Home Contact Us Donate Site Map Search
Rollover image for more information
1865-1877 1878-1895 1896-1915 1916-1931 1932-1944 1945-1953 1954-1972 1973-1982 1983-1993 1994-Present
Advancing Creative Solutions to Assure Fairness and Excellence in Education
 

We have miles to go before we reach our goal of equity in higher education For the South and for the nation there can be no turning back.
Miles To Go (1998)

« Back to Full Listing    

A New Diverse Majority: Students of Color in the Souths Public Schools
 
Click to view the full article (PDF) This report by the Southern Education Foundation (SEF) finds that the Souths public schools have a majority of students of color for the first time in history. In the school year ending 2009, African American, Latino, Asian-Pacific Islander, American Indian, and multi-racial children constituted slightly more than half of all students attending public schools in the 15 states of the South.

This transformation establishes an important landmark in American diversity and a historic milestone for the only section of the United States where racial slavery, White supremacy, and racial segregation of schools were enforced though law and social custom for more than two-thirds of the nations history.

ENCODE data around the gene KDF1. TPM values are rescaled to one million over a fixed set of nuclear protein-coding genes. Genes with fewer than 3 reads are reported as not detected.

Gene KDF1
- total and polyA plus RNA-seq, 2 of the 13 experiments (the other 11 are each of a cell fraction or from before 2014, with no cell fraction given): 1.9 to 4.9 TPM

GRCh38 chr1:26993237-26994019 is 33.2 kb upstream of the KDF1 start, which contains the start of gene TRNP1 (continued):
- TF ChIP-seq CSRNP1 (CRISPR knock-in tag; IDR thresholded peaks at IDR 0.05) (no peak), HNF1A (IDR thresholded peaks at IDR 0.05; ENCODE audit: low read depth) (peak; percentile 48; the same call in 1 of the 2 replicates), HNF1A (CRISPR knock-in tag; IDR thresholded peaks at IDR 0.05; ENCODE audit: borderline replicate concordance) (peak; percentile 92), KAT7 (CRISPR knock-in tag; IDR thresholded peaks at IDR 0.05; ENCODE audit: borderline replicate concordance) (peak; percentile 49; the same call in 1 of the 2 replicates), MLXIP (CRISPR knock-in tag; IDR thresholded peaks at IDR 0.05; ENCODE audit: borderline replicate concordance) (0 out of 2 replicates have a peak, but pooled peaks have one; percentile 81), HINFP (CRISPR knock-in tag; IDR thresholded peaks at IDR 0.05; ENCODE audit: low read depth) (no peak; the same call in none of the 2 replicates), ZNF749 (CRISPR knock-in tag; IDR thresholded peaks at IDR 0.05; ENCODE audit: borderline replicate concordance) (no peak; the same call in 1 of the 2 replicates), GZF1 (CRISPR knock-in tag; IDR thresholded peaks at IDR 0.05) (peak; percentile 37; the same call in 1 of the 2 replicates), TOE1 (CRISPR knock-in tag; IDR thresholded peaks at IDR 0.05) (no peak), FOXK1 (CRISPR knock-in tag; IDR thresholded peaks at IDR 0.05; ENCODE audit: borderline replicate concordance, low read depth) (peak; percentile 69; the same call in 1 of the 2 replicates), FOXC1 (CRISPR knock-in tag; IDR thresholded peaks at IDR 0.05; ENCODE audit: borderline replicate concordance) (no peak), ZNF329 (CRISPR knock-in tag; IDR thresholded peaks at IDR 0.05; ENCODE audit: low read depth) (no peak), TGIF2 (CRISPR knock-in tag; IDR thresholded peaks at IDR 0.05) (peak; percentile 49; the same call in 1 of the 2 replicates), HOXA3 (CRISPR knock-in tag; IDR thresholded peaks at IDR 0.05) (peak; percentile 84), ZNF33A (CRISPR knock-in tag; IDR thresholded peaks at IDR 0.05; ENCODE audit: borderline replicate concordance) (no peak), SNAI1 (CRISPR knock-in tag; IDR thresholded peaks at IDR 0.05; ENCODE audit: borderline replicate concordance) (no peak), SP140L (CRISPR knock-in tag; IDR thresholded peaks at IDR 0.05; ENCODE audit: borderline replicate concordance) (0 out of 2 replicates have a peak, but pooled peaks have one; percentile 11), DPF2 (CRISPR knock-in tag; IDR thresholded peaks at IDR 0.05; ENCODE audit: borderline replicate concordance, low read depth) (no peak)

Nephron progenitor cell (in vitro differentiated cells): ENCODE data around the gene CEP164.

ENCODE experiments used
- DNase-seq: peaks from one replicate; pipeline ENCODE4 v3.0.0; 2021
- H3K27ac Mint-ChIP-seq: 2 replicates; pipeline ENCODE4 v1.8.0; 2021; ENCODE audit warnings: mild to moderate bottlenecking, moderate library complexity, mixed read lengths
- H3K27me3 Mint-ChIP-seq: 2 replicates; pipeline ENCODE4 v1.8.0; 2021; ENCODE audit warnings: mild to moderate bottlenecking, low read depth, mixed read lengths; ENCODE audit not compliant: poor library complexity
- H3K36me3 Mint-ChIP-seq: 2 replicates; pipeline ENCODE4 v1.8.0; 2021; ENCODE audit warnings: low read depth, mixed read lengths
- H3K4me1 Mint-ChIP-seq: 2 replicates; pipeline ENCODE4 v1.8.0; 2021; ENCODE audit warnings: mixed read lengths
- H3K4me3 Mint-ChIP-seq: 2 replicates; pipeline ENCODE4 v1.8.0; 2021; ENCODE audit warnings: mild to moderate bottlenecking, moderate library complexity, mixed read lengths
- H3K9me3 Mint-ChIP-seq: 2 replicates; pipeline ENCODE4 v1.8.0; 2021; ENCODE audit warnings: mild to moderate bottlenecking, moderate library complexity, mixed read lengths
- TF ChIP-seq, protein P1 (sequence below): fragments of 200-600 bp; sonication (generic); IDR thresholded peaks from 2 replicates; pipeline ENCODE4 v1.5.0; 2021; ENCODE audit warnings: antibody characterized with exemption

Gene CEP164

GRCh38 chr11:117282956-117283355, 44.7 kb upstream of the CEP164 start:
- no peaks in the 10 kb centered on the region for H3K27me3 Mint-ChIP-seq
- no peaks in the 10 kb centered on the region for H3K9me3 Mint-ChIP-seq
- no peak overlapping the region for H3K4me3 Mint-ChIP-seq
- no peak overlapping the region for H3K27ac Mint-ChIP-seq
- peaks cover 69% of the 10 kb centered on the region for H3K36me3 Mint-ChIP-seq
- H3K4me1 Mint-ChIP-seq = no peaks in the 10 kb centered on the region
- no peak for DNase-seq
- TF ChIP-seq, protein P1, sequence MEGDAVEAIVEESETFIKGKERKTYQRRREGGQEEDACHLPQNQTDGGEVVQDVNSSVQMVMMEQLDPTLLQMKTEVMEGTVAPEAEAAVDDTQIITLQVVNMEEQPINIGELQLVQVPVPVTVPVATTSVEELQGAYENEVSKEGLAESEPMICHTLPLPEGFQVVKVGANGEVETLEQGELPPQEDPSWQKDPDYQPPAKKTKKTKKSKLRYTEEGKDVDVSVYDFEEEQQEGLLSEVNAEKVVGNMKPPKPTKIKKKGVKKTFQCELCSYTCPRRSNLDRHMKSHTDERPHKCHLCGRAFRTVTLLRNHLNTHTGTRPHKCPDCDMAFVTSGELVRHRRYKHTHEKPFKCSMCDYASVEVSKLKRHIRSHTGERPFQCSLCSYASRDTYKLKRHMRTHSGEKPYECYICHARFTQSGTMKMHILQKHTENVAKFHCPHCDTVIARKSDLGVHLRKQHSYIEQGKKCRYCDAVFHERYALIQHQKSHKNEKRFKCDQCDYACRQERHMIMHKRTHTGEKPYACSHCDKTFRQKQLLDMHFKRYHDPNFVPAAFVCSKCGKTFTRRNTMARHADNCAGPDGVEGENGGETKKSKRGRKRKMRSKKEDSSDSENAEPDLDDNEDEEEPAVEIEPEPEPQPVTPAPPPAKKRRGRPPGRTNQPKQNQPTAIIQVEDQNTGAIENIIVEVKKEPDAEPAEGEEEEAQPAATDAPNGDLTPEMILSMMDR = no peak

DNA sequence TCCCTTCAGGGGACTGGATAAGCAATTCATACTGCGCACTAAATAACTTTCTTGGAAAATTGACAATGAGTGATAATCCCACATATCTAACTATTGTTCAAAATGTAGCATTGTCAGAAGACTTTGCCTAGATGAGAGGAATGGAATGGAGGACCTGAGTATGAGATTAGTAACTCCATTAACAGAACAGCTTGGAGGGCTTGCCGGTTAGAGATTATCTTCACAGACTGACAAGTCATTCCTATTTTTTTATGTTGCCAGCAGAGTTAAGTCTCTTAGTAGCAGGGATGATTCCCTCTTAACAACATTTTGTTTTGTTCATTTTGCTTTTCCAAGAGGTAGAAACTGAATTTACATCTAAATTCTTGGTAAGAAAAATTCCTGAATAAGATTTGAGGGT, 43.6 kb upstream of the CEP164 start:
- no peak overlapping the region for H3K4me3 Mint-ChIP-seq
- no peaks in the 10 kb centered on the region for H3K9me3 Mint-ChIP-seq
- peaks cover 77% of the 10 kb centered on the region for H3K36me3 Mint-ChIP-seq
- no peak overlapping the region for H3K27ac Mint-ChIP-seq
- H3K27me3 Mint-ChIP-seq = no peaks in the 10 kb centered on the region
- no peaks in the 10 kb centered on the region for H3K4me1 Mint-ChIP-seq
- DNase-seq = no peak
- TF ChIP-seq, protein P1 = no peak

In 2007, SEF released its report, A New Majority: Low Income Students in the South's Public Schools , showing that low income studentschildren eligible for free or reduced lunchalso have become a majority in the Souths public schools. SEFs new report finds that the percentage of low income students in the Souths public schools has continued to increase since 2007.

As a result of these two changes in school enrollment, the South is now the first and only region in the nations history to have both a majority of low income students and a majority of students of color enrolled in public schools.

The SEF report analyzes this important landmark by examining the over-arching historical, social political and demographic events of the last 140 years that established todays trend and its implications for Southern education and the Southern economy.

 
Click to view the full article (PDF)
This site makes extensive use of Adobe Acrobat files (PDF). Download the free Adobe Acrobat Reader.

Home